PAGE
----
European Commission announces expiry of antitrust block exemption for liner shipping consortia (see here)

 On 10 October 2023, the Commission announced the forthcoming expiry of the Consortia Block Exemption Regulation (CBER) for liner shipping (Commission Regulation (EC) No 906/2009 of 28 September 2009 on the application of Article 81(3) of the Treaty to certain categories of agreements, decisions and concerted practices between liner shipping companies).

Background. Liner shipping is the provision of regular maritime freight transport (primarily by container) between ports on a particular route. The supply chain crisis that followed the COVID-19 outbreak spotlighted the significant role played by the sector in trade and globalization. In 2020, maritime transport carried some 70% of the value of international trade, of which some two-thirds was carried by containers.

The Commission notes that liner shipping services require significant levels of investment. Therefore, such services are regularly provided by several shipping companies (i.e., carriers) cooperating in consortia, which can lead to economies of scale and benefit users of the shipping services (i.e., shippers and freight forwarders) through improved coverage of ports and better services.

The CBER thereby exempted liner shipping consortia from EU antitrust rules under certain conditions, among which that customers shall enjoy a fair share of the resulting benefits.

Expiry of CBER. In deciding against prolonging the CBER, the Commission considered that it no longer furthered competition in the shipping sector. In this respect, Commissioner Didier Reynders, responsible for Competition, contended that the CBER's expiry reflected that the key sector of shipping services had undergone "significant structural changes" (e.g. carrier consolidation, global alliances, vertical integration). According to Commissioner Reynders, these changes resulted in "new market conditions, which became apparent during the coronavirus pandemic. Our evaluation has shown that a dedicated block exemption for shipping lines is no longer adapted to those new market conditions." (emphasis added)

The Commission's decision followed a review process launched in August 2022, which gathered evidence from stakeholders, including the most interested parties in the maritime liner shipping supply chain (carriers, shippers and freight forwarders, as well as ports and terminal operators) on the impact of consortia between liner shipping companies and the CBER on their operations. The Commission published the results of the review process in a Staff Working Document of 10 October 2023. 

Overall, the Commission viewed evidence collected from stakeholders as reflecting the CBER's "low or limited effectiveness and efficiency" during the 2020-2023 period. In particular, while the COVID-19 pandemic revealed the need to enhance the resilience of EU supply chains, the Commission asserted that the CBER's exceptional antitrust regime for shipping lines appeared to have led to fractures between the different categories of stakeholders (both on the sea and land sides), to the detriment of arrangements that would better accommodate the interests of all.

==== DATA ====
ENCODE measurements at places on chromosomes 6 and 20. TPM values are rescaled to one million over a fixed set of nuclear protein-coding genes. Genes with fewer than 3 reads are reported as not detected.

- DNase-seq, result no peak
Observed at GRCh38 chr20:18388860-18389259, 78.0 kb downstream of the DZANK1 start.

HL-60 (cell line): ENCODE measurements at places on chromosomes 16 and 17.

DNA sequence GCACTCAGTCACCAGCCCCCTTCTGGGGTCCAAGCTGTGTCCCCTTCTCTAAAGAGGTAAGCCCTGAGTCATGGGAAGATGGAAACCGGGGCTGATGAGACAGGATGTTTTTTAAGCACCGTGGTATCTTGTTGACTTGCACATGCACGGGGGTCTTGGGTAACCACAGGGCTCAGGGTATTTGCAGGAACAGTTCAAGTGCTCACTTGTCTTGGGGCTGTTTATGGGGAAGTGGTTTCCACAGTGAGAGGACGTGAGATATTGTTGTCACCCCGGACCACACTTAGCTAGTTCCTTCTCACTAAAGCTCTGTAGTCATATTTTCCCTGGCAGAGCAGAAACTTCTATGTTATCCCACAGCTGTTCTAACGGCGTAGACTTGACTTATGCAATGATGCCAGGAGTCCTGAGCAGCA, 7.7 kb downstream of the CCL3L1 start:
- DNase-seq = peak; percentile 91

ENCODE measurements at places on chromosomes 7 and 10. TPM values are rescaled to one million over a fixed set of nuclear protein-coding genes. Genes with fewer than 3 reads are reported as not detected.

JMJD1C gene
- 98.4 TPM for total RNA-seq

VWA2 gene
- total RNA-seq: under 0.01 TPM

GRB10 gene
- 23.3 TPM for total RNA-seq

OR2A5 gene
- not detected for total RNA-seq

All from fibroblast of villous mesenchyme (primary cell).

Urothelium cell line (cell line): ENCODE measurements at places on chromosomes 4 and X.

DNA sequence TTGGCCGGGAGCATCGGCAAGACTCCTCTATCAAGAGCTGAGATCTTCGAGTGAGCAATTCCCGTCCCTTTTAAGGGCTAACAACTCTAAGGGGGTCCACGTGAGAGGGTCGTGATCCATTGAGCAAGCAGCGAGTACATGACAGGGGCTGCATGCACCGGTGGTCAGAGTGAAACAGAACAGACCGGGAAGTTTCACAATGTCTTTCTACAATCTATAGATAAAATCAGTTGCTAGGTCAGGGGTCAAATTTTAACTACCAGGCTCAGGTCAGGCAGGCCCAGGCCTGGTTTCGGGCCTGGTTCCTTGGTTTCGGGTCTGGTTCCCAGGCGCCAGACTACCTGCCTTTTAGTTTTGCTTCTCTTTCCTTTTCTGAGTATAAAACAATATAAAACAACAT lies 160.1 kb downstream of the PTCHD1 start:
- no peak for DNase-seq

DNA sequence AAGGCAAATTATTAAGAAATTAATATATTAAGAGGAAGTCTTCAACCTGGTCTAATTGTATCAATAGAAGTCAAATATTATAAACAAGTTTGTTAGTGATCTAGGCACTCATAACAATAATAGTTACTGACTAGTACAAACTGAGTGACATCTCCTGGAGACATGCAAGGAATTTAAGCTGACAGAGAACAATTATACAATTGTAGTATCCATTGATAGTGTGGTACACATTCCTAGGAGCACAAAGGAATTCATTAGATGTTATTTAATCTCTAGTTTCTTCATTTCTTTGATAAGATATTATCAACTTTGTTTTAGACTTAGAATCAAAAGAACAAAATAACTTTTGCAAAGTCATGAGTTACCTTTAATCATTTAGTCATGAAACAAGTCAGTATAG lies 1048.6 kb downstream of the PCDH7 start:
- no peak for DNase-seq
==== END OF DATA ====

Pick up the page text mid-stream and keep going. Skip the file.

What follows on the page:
The Staff Working Document, in particular, reported that during the height of the COVID-19 crisis, certain shippers called for the CBER's immediate repeal, arguing that the regime created the impression that they were treated unfairly and that the maritime sector lacked a level playing field.

The Commission Q&A provides further details on the decision on the CBER's expiry.

Looking ahead. While the CBER will expire on 25 April 2024, the Commission stressed that cooperation between shipping lines will not become unlawful under EU antitrust rules. Rather, carriers operating to or from the EU will self-assess the compatibility of their co-operation agreements on shipping lines under EU antitrust rules, based on the extensive guidance provided in the new Horizontal Block Exemption Regulation and Specialisation Block Exemption Regulation (HBERs), adopted in June 2023, which apply to all economic sectors.

The UK is also currently reviewing the renewal of the CBER, which the UK had retained under its laws subsequent to the UK's withdrawal from the EU (also due to expire on 25 April 2024). Global shipowners are reportedly urging the UK to continue the CBER regime, arguing in particular that this facilitates the creation and operation of consortia by significantly reducing compliance burdens for carriers and by providing sector-specific legal certainty.

The UK Competition and Markets Authority (CMA) initiated a consultation in January 2023 on renewing the CBER, which indicated that it "provisionally considers that the current retained CBER regime has proven to be appropriate and fit for purpose. The CMA therefore does not consider that major changes to the existing regulation is warranted." (emphasis added) The CMA is reportedly now considering consultation responses before making a final recommendation to the UK Secretary of State by end-2023.

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